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A meeting in April with senior South Korean officials is being considered to lay the groundwork for a bilateral summit, diplomatic sources said Thursday.

Foreign Ministry officials from both sides are ready to step up preparations for the so-called director general-level meeting, including deciding which issues to discuss, the sources said.

South Korea has insisted the talks focus exclusively on the “comfort women,” the euphemistic term Japan uses to refer to the tens of thousands of girls and women who were forced to provide sex to Imperial Japanese soldiers before and during World War II. But Japan argues that the talks should allow room for discussion of a broader range of bilateral issues.

If the two sides fail to narrow the gap, they may opt to delay the meeting, the sources said.

The two governments agreed to hold a senior officials’ meeting after Vice Foreign Minister Akitaka Saiki proposed the idea to South Korean Ambassador Lee Byung-kee on Feb. 17, they added.

Saiki made the proposal as a step to improve ties soured by a dispute over a pair of tiny islets in the Sea of Japan, held by South Korea but claimed by Tokyo, as well as differing perceptions about the history of Japan’s 1910-1945 colonization of the Korean Peninsula.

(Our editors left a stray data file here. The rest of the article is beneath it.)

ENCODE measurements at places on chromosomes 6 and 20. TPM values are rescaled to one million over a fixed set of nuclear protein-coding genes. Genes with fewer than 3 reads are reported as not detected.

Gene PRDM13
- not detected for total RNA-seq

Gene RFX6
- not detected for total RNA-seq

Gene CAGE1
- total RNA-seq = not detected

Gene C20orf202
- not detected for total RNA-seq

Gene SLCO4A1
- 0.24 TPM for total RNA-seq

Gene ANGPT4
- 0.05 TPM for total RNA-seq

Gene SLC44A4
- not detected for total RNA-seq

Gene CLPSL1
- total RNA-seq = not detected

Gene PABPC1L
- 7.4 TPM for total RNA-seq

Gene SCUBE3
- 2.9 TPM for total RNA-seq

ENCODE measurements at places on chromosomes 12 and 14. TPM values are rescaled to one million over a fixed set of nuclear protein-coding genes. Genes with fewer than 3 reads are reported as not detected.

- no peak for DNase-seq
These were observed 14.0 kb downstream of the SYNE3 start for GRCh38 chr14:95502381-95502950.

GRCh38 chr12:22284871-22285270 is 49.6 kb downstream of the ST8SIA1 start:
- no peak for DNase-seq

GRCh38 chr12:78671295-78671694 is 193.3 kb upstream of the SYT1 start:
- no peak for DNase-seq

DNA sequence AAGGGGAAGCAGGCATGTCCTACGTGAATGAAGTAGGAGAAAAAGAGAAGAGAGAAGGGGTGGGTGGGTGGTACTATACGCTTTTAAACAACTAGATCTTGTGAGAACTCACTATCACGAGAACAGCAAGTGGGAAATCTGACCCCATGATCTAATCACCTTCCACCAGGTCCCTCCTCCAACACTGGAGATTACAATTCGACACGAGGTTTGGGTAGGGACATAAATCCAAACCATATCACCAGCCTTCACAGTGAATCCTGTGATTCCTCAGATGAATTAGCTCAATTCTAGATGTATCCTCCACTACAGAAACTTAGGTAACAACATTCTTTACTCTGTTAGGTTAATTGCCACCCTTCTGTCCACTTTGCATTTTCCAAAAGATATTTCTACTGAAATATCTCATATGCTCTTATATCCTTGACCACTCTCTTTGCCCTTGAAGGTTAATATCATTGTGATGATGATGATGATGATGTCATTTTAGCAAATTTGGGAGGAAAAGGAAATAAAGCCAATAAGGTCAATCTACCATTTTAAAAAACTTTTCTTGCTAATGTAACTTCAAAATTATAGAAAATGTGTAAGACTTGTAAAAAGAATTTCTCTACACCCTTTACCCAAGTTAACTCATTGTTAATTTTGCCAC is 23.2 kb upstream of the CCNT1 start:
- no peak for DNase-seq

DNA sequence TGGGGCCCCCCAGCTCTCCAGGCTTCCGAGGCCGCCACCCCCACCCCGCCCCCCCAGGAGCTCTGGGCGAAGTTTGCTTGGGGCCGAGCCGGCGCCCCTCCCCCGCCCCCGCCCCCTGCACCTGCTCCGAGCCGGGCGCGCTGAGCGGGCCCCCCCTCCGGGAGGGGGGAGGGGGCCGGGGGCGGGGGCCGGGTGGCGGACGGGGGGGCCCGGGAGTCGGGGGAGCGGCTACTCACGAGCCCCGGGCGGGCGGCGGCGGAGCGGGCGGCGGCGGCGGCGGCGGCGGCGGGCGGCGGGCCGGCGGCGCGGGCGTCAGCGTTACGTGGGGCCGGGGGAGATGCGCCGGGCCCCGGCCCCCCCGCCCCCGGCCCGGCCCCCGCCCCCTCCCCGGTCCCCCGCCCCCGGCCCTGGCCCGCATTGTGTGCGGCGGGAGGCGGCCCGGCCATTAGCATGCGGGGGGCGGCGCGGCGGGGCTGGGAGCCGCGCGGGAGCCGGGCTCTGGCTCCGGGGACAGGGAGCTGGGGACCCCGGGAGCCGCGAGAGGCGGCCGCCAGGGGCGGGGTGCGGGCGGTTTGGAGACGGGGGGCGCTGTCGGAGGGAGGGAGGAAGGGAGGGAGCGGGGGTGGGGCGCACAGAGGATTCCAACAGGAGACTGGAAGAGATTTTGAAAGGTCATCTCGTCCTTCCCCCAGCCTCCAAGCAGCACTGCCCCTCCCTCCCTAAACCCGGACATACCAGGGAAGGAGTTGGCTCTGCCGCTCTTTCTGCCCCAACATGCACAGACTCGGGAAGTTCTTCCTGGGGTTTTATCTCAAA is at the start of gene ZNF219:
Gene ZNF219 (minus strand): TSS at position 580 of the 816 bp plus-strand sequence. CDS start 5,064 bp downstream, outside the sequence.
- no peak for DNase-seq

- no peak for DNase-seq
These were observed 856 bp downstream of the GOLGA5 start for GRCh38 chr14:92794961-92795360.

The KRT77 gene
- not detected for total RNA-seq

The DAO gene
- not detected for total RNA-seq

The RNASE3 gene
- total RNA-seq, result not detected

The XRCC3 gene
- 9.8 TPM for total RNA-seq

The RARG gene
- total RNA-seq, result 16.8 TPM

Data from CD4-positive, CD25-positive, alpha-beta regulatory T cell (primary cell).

In a related development, a Foreign Ministry official met with an official from a center for former South Korean comfort women on March 17 at a Seoul hotel, a South Korean official familiar with the issue said Thursday.

The House of Sharing center is on the outskirts of Seoul.

The South Korean official relayed to Yasushi Yamamoto, chief of a unit handling regional policies, what the women are demanding from Tokyo.

According to the Hankuk Ilbo, the official from the center asked Tokyo to admit its legal responsibility and for Prime Minister Shinzo Abe to offer an apology for the forced mobilization of the women, known in Japanese as “ianfu.”

Isolation strategy

Washington KYODO

The United States and Japan are working together to isolate North Korea in the hope of forcing it to denuclearize, U.S. State Department spokeswoman Marie Harf said Wednesday following the North’s test-firing of midrange ballistic missiles.

“We and Japan are committed to the goal of denuclearization on the peninsula, to working together to isolate North Korea towards that end,” Harf told a press briefing as Pyongyang fired two Rodong missiles into the Sea of Japan earlier Wednesday.

The remarks seemed intended to encourage Japan, which is due to resume formal talks with North Korea on Sunday and Monday, to keep up pressure on Pyongyang.

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